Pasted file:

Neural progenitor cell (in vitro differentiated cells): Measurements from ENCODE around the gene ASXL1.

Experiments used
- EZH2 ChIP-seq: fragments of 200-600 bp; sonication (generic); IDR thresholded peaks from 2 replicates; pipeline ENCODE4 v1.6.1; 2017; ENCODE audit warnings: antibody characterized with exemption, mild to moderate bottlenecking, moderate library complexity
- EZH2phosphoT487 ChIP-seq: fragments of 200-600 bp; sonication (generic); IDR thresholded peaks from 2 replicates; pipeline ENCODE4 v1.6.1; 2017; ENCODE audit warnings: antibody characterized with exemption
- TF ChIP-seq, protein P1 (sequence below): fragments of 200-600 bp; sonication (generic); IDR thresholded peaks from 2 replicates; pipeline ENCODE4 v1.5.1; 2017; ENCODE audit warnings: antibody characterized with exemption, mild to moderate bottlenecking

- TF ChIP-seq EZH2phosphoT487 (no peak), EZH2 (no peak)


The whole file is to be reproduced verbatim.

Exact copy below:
Neural progenitor cell (in vitro differentiated cells): Measurements from ENCODE around the gene ASXL1.

Experiments used
- EZH2 ChIP-seq: fragments of 200-600 bp; sonication (generic); IDR thresholded peaks from 2 replicates; pipeline ENCODE4 v1.6.1; 2017; ENCODE audit warnings: antibody characterized with exemption, mild to moderate bottlenecking, moderate library complexity
- EZH2phosphoT487 ChIP-seq: fragments of 200-600 bp; sonication (generic); IDR thresholded peaks from 2 replicates; pipeline ENCODE4 v1.6.1; 2017; ENCODE audit warnings: antibody characterized with exemption
- TF ChIP-seq, protein P1 (sequence below): fragments of 200-600 bp; sonication (generic); IDR thresholded peaks from 2 replicates; pipeline ENCODE4 v1.5.1; 2017; ENCODE audit warnings: antibody characterized with exemption, mild to moderate bottlenecking

- TF ChIP-seq EZH2phosphoT487 (no peak), EZH2 (no peak)